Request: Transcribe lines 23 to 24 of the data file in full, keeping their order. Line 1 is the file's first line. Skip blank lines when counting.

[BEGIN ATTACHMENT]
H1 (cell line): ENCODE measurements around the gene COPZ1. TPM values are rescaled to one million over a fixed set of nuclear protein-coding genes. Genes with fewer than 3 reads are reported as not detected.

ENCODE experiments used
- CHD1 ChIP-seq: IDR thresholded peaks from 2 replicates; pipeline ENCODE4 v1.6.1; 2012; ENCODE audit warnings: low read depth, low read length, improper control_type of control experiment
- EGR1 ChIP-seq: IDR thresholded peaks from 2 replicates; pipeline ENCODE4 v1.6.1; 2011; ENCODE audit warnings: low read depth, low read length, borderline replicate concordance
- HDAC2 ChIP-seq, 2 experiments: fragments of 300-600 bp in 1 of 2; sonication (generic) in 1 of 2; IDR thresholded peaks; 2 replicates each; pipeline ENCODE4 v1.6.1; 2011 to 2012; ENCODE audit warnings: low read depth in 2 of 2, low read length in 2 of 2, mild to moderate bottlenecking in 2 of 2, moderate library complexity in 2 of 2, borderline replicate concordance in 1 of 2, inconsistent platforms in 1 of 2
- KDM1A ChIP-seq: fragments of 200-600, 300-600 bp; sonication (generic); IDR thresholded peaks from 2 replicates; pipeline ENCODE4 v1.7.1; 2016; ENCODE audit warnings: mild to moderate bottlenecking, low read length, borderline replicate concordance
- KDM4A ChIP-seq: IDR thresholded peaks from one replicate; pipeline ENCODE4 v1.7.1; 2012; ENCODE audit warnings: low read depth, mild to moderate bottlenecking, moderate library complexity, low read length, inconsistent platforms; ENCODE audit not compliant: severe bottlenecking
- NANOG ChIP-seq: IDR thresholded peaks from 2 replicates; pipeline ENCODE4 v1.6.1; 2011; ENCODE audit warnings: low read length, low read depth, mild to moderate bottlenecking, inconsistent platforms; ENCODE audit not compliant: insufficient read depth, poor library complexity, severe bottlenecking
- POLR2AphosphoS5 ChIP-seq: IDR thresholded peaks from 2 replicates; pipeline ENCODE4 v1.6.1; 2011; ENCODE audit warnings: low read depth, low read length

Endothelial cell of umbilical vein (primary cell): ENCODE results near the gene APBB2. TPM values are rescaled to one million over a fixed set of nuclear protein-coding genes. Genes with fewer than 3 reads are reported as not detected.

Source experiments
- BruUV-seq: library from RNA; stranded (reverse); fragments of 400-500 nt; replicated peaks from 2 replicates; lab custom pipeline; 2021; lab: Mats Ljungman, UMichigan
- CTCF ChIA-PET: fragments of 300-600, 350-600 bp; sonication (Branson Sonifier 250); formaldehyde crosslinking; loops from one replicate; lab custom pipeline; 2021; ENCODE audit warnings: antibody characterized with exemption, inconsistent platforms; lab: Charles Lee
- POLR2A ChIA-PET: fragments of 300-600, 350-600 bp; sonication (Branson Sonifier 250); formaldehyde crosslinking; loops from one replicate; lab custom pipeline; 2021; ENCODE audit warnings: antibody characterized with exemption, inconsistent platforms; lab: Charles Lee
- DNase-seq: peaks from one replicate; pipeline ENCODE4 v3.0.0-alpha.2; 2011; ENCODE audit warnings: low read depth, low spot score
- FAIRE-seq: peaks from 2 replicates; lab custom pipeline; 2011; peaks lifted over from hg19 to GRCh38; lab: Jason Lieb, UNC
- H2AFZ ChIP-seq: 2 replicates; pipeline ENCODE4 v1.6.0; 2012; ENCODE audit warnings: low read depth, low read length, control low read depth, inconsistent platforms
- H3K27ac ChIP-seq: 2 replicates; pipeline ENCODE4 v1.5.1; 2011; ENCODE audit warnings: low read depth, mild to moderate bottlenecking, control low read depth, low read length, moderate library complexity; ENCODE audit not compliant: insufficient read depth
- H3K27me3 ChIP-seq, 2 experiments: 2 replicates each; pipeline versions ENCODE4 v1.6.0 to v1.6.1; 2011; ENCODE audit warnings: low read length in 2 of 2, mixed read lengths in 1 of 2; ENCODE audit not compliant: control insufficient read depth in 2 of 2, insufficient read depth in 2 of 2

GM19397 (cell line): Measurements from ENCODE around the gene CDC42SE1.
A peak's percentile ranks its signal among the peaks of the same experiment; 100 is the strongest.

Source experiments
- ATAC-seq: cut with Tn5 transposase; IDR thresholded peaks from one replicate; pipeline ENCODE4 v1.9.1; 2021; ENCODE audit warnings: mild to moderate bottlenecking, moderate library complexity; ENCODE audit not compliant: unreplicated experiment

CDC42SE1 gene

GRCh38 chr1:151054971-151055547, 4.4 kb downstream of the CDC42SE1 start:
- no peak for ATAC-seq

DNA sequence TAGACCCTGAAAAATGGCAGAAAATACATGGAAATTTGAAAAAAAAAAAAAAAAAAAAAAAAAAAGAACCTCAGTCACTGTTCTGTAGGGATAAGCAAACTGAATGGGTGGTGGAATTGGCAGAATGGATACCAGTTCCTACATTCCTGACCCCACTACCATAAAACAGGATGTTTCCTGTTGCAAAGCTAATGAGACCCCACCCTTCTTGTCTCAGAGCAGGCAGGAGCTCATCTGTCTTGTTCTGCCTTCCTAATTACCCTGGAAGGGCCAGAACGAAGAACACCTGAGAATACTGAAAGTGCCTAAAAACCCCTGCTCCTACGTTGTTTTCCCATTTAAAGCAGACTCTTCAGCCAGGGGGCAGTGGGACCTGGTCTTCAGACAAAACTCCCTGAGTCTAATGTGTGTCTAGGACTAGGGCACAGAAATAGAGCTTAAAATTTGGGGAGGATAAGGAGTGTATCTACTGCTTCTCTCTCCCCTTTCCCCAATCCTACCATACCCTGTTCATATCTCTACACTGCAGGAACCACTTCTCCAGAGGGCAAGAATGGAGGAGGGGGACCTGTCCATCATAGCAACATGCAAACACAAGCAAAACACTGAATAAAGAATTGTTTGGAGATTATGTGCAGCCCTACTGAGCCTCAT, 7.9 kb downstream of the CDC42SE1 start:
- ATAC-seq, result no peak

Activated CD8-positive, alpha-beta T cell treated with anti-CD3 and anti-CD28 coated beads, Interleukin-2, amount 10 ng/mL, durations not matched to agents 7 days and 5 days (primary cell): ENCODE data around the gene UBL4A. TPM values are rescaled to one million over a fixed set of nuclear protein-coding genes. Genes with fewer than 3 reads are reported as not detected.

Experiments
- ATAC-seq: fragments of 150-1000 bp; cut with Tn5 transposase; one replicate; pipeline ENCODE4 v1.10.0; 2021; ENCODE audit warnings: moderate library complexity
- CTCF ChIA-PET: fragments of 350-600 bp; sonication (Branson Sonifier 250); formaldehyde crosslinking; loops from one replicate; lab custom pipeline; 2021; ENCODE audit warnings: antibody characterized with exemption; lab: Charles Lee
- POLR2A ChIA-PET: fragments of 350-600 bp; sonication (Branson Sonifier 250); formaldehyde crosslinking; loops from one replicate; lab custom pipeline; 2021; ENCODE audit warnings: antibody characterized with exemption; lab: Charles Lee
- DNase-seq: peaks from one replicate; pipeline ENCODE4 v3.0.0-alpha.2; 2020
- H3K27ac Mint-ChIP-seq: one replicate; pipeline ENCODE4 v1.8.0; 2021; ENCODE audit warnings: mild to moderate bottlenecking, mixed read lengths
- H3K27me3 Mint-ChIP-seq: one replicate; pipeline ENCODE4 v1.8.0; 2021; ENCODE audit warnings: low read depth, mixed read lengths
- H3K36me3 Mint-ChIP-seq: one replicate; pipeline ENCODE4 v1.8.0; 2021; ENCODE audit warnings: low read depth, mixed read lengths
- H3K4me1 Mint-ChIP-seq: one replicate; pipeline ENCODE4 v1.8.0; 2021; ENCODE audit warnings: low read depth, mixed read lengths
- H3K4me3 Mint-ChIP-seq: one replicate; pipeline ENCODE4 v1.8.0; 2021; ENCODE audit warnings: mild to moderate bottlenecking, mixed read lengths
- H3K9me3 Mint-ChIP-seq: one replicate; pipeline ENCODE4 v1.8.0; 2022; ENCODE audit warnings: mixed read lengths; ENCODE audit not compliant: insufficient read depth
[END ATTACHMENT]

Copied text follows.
- ATAC-seq: cut with Tn5 transposase; IDR thresholded peaks from one replicate; pipeline ENCODE4 v1.9.1; 2021; ENCODE audit warnings: mild to moderate bottlenecking, moderate library complexity; ENCODE audit not compliant: unreplicated experiment

CDC42SE1 gene